BURNING MAN JOURNAL: 2007 Summer Newsletter
- The Default World
- Greening The Burn
- How Green Can You Get?
- 2007 Theme - The Green Man
- The Art of Burning Man 2007
- Notes and Ticket Information
- Burning Man's Ten Principles
- Download the 2007 Summer Newsletter (Adobe PDF format)
The Art of Burning Man 2007
Explorations in Environmental Conscience
Burning Man’s art theme for 2007, The Green Man, was announced on the day after the Man burned in 2006, the earliest this guiding artistic principle for the event had ever been announced. This proved fortuitous, since this year’s theme, wherein we explore humankind’s relationship to nature, has been a siren song for artists, scientists, inventors, and environmental innovators around the world. They’ve needed extra time in order to complete ambitious work.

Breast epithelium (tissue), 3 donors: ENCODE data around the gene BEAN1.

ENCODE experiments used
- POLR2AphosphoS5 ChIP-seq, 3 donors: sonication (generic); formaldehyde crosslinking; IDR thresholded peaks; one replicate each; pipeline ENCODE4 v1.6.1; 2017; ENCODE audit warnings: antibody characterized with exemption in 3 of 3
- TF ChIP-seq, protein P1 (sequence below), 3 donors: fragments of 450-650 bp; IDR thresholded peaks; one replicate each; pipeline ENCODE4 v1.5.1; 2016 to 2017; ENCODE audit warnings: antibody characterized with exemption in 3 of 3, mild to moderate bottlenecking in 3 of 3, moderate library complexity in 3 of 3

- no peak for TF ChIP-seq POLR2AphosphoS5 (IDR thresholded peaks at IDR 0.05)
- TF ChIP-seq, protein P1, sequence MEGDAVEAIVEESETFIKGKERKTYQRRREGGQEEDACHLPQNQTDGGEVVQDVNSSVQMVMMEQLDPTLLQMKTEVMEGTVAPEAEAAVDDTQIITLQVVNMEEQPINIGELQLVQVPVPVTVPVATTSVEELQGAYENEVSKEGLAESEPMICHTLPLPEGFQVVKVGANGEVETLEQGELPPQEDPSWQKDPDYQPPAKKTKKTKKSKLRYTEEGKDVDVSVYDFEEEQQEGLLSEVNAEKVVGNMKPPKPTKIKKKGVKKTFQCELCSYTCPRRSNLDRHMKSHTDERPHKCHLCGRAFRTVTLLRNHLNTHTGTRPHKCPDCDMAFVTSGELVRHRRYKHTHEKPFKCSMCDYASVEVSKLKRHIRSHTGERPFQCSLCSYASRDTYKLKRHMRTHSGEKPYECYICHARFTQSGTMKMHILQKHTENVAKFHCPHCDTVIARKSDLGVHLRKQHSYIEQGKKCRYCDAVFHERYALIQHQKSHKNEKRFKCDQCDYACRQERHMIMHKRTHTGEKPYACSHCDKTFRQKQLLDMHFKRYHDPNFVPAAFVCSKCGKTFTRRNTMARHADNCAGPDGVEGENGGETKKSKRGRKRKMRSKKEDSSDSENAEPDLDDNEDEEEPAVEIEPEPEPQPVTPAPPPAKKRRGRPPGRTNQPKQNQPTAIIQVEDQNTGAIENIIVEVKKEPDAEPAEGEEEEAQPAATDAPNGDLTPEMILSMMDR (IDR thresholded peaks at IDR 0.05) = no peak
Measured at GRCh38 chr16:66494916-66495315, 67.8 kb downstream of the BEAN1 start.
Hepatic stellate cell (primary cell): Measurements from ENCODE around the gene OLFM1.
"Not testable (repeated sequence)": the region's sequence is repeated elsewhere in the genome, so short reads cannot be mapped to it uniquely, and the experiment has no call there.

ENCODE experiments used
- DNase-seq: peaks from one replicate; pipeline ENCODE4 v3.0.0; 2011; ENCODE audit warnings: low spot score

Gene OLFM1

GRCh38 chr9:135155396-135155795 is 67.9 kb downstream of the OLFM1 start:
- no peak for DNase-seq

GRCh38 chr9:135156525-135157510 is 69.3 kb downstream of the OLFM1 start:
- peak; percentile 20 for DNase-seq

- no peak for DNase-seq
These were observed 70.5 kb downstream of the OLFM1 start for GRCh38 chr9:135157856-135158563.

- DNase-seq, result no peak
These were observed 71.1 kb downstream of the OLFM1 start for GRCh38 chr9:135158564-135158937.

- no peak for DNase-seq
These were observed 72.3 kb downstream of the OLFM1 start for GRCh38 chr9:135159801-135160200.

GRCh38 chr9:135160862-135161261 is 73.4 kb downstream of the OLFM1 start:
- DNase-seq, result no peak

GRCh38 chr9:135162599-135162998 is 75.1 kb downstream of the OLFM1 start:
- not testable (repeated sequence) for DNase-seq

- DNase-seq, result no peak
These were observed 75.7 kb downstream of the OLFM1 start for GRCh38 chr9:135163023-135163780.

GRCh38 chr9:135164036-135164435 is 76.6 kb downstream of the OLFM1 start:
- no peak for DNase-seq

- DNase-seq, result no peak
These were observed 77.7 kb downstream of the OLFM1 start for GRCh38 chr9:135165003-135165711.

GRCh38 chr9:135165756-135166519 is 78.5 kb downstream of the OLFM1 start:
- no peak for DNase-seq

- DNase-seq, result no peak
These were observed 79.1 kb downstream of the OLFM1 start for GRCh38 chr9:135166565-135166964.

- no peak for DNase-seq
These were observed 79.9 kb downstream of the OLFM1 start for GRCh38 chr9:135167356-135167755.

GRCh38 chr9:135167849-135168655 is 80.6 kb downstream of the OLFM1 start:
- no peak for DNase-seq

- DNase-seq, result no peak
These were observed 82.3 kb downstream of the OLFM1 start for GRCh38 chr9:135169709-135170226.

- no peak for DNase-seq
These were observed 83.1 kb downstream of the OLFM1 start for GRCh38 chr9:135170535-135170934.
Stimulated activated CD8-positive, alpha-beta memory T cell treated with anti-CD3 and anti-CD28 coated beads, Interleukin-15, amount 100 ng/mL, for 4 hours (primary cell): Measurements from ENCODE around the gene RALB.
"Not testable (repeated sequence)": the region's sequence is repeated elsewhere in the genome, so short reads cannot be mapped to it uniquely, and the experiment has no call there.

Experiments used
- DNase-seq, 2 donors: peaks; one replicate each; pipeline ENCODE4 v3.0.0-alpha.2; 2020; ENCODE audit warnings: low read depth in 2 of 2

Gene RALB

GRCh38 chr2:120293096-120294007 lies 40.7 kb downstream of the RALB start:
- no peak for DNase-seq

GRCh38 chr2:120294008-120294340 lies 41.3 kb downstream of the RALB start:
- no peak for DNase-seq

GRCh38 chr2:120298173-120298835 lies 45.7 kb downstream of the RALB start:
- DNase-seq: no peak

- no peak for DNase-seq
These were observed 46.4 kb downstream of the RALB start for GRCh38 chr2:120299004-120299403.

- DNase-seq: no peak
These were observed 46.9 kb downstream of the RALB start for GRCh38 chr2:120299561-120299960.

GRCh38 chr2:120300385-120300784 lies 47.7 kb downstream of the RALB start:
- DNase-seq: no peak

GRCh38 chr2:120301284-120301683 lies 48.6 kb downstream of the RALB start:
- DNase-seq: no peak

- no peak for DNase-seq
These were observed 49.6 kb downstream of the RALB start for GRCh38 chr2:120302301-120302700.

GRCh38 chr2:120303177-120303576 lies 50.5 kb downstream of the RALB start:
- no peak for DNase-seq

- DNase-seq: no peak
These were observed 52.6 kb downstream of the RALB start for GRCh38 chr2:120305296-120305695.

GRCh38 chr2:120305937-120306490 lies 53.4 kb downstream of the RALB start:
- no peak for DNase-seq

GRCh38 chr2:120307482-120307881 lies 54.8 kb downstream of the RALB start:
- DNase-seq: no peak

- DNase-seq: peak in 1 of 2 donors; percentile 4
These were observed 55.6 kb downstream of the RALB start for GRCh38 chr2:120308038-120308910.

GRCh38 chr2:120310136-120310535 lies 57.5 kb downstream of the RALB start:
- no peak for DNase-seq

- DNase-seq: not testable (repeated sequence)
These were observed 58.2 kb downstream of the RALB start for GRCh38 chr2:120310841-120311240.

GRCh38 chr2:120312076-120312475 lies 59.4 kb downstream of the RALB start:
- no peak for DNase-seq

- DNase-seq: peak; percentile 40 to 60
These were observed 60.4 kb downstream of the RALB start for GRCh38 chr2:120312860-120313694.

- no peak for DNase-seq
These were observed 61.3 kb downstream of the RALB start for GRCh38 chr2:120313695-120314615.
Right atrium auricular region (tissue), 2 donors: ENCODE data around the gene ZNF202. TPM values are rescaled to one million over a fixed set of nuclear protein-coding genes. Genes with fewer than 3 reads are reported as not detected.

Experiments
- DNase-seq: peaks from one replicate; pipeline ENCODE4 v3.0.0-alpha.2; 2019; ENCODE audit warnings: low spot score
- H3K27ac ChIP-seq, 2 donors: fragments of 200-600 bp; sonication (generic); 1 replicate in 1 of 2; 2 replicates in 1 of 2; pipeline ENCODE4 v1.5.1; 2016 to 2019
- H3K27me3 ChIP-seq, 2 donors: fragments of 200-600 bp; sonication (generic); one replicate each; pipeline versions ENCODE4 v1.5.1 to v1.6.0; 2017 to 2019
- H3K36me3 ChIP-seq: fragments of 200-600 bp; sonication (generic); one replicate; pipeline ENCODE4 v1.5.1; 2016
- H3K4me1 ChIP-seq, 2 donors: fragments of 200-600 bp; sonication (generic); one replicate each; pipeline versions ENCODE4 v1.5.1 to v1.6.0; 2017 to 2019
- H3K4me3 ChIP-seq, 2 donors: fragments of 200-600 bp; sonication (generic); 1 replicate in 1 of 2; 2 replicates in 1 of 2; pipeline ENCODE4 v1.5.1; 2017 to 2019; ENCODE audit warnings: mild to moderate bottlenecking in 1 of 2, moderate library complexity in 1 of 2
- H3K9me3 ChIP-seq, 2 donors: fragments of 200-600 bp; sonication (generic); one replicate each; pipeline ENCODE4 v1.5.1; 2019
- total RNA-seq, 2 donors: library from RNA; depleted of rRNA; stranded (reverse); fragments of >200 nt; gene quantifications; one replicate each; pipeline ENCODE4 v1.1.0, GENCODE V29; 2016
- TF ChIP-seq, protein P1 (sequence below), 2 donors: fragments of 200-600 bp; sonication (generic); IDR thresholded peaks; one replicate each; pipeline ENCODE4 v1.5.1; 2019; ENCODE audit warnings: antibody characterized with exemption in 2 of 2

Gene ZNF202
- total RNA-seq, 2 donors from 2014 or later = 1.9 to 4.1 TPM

The Nature Of The Theme
More than a gentle nudge towards a suggested artistic subject matter, the admittedly political nature of the theme represents a shift from what has sometimes been criticized as a “navel gazing” playa perspective. Artists are bringing the “real” world into Black Rock City, adding their contemplations, criticisms and celebrations to a dialogue in which both science and conscience address the global climate crisis.
It’s hard to imagine a more appropriate platform for this discourse: a place where human life is so uniquely and immediately connected to the natural environment.